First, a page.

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The Boston Globe


Some filmgoers, and filmmakers, still prefer celluloid

Let’s stop calling them films. The Brattle and Coolidge Corner, months after successful Kickstarter campaigns, have upgraded their projection systems to digital technology, meaning that every one of the Boston area’s first-run movie houses has made the conversion. The Brattle has even fashioned a DCP Debut repertory series, named after the format used to store digitally projected films. Running from Monday through the Fourth of July, it’s designed to “explore” the new technology. For years, these independent theaters have cultivated an audience through a steadfast commitment to film, but now they’re forced to sell us on the alternative. Yes, 35mm equipment does remain at the Brattle and the Coolidge, as well as at the Somerville Theatre. But the writing’s on the projection-booth wall.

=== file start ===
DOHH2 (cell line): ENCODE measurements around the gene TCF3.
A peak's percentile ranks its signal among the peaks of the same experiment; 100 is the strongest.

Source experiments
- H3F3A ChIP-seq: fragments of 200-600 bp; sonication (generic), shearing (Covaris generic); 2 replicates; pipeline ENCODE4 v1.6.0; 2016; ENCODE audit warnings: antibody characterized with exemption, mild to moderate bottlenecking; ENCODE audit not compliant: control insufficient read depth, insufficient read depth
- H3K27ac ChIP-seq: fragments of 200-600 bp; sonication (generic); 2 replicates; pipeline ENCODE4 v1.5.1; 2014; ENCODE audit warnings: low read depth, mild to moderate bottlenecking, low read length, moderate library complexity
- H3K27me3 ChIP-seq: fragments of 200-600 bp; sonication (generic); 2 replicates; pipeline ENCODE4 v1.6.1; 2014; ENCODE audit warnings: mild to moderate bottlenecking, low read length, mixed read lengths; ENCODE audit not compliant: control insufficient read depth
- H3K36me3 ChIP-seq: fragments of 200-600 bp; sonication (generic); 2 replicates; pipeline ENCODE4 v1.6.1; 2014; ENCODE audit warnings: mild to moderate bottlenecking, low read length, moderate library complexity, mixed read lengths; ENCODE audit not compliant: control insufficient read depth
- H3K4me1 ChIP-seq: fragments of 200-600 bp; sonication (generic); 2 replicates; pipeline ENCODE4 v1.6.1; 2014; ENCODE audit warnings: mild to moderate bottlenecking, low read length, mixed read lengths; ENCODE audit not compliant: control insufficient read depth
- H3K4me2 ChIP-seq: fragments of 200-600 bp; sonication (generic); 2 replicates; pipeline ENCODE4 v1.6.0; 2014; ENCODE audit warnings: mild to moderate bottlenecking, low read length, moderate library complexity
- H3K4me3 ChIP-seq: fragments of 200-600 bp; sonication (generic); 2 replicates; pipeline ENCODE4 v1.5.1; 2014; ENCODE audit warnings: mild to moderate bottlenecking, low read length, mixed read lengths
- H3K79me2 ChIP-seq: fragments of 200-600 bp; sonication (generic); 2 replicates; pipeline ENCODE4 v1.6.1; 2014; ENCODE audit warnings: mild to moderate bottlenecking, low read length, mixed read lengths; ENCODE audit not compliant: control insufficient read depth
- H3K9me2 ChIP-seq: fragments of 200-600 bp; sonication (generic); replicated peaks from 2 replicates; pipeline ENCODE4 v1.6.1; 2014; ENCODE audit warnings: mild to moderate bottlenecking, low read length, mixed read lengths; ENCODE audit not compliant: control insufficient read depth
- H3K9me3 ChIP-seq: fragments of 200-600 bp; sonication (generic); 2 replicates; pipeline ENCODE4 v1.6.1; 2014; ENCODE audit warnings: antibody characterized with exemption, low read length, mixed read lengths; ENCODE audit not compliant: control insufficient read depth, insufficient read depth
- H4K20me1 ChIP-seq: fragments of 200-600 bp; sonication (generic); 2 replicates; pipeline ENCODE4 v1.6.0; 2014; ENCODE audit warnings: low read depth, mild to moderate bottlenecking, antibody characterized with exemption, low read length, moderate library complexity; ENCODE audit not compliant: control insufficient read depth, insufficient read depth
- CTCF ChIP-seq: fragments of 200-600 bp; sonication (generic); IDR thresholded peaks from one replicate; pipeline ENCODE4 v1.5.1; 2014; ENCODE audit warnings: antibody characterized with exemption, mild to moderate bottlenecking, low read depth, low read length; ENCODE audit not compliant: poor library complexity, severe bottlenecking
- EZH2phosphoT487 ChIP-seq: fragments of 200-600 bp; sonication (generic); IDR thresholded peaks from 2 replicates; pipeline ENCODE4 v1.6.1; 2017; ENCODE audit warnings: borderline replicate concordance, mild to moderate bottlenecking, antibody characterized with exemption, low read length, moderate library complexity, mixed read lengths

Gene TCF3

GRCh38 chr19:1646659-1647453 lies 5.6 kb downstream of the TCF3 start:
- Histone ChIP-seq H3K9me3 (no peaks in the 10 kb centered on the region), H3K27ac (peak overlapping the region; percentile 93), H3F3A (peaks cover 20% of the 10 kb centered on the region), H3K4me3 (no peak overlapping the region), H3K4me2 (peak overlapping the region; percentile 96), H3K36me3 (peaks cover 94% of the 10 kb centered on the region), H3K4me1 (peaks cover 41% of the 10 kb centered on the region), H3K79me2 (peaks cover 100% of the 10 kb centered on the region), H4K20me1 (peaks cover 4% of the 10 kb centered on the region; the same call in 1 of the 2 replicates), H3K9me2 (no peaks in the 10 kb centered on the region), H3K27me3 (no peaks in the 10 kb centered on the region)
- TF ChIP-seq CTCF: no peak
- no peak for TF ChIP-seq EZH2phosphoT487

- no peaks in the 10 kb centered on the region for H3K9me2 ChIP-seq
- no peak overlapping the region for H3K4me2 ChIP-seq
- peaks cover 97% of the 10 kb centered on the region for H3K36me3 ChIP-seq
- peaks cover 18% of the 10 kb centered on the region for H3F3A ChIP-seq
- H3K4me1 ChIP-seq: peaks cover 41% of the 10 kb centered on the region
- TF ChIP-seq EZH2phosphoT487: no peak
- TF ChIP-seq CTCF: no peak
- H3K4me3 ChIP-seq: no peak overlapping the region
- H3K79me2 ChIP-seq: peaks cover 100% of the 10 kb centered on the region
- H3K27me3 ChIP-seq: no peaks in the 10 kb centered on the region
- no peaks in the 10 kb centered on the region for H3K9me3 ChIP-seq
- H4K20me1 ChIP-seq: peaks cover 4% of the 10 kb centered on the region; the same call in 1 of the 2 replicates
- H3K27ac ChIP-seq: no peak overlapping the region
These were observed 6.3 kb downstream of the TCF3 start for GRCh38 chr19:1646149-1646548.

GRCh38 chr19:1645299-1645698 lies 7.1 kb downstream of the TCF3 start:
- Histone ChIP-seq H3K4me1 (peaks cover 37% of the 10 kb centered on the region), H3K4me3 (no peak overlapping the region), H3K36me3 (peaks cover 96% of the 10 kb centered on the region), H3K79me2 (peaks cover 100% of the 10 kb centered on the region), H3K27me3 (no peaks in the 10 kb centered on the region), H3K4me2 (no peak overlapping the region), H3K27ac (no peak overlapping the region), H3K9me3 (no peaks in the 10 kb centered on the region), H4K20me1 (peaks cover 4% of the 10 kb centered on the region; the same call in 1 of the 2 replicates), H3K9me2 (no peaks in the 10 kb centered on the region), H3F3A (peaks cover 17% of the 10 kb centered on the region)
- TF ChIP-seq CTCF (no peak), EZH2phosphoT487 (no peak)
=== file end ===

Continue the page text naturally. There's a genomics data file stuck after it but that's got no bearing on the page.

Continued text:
“Theaters like the Brattle talk about showing movies ‘the way they are meant to be seen,’ ” notes Ned Hinkle, creative director there. “And we have had to, kind of, redefine what that means.” Hinkle almost uses the word “film,” but caught himself. He was right to do so. It’s become a misnomer. Over the past few years, multiplex giants like AMC and Regal have changed to completely digital modes. Most of the first-run films that the Brattle now shows are exhibited digitally, too. And the Coolidge recently had its first week of completely digital programming: seven days passing without a single thread of film catching the light of a projector. From the consumer’s point of view, film is almost as dead as laser disc. For the first time, there have recently been days where you simply couldn’t see a newly released film on 35mm in Boston.

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